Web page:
Date of Award




Document Type

Master's Thesis

Degree Name

Master of Science (MS)


Department of Electrical and Computer Engineering

Content Description

1 online resource (vii, 33 pages) : color illustrations.

Dissertation/Thesis Chair

Tolga Soyata

Committee Members

Aveek Dutta, Gary Saulnier


BCI, CCA, EEG, MSI, SSVEP, Brain-computer interfaces, Evoked potentials (Electrophysiology), Electroencephalography

Subject Categories

Applied Mathematics | Biomedical Engineering and Bioengineering | Computer Engineering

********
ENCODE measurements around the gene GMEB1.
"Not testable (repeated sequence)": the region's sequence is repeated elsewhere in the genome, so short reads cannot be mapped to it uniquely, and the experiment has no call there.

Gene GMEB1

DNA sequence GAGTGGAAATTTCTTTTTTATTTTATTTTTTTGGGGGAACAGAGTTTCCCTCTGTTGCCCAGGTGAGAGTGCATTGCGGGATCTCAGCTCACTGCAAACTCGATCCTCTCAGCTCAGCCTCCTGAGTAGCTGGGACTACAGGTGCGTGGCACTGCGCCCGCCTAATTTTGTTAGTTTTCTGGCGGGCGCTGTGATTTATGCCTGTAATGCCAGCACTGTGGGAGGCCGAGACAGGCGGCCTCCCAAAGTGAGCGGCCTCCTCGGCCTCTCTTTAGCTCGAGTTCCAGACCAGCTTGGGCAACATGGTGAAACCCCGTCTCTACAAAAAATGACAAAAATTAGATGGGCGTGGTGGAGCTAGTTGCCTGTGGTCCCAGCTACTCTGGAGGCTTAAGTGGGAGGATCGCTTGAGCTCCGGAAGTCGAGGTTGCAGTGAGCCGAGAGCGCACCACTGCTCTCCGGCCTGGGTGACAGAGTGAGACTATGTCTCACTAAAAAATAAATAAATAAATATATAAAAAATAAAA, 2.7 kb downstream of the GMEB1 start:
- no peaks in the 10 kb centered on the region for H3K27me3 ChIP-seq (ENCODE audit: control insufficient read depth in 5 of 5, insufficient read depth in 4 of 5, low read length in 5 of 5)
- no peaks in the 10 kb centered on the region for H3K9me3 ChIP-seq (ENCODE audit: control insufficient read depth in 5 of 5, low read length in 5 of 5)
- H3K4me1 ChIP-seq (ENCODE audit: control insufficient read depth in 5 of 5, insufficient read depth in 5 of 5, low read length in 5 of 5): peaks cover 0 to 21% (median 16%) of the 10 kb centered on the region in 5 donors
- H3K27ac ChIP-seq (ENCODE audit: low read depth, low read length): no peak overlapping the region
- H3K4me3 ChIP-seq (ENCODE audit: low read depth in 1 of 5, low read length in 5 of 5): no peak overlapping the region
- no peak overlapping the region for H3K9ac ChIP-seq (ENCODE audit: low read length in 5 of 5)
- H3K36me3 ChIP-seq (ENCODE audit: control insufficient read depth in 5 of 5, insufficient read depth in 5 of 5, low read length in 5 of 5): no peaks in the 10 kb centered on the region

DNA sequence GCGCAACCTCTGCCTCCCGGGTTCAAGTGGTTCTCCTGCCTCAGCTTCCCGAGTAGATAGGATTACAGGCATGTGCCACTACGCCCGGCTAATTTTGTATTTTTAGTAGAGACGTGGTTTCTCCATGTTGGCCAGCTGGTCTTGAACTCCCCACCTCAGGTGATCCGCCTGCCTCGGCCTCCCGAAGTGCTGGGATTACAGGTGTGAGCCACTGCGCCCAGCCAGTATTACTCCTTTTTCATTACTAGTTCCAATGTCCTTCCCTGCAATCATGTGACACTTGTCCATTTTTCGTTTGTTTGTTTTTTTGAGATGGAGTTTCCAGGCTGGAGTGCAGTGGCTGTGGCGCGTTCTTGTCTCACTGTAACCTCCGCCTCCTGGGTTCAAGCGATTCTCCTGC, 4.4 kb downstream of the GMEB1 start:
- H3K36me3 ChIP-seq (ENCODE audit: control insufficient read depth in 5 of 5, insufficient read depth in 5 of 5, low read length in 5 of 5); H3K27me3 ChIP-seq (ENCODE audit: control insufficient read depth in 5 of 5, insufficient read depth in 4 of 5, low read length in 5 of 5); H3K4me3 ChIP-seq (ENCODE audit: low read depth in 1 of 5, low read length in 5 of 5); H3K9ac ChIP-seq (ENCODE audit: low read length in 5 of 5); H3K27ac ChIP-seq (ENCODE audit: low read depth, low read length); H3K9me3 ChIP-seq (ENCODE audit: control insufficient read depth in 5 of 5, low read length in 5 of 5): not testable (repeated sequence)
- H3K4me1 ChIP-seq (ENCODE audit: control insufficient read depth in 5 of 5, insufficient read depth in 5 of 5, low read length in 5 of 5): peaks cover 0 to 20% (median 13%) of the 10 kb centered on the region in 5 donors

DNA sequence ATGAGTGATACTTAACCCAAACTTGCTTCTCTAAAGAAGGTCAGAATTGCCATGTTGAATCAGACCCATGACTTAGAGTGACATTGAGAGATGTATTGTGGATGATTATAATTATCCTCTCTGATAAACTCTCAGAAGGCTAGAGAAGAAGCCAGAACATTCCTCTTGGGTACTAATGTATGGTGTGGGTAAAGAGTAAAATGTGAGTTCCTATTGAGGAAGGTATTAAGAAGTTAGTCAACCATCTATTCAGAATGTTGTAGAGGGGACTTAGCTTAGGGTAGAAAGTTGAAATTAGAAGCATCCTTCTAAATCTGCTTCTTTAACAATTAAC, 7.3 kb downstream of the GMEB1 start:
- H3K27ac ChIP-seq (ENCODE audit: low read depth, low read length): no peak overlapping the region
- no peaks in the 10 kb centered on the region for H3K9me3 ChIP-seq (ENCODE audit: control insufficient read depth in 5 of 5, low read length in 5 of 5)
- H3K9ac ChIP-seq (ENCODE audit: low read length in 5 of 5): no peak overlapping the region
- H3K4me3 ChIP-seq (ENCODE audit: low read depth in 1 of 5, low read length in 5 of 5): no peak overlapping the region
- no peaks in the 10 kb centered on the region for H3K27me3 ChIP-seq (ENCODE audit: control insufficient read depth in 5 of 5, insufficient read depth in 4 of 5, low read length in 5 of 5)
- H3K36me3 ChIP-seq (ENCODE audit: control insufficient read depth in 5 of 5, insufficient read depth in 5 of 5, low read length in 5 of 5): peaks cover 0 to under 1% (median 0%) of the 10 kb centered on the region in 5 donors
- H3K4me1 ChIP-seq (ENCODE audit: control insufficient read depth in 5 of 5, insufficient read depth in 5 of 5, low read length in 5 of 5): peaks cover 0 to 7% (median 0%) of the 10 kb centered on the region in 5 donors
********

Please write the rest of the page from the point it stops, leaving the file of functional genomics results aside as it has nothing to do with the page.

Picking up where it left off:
Brain-computer interfaces (BCI) provide an alternative communication method that does not require standard physical mediums (speech, typing, etc.). These systems have been implemented to provide additional communication and control options for people with certain motor disabilities. Classification is an important part of BCI systems and consists of inferring user commands from brain activity. Supervised classification methods often achieve higher accuracy, but unsupervised classification methods are useful when training is not practical for the user. This thesis focuses on unsupervised classification algorithms used for a BCI speller application and presents extensions for two existing classifiers that improve classification accuracy and thus the potential speed of the system. First, an extension to canonical correlation analysis (CCA) is proposed that uses temporally local covariance. Second, a generalized version of extended multivariate synchronization index (EMSI) is proposed that models brain activity as a dynamical system by utilizing time delay embedding. Both methods are evaluated on a common EEG dataset and both provide improved system speed in the average case.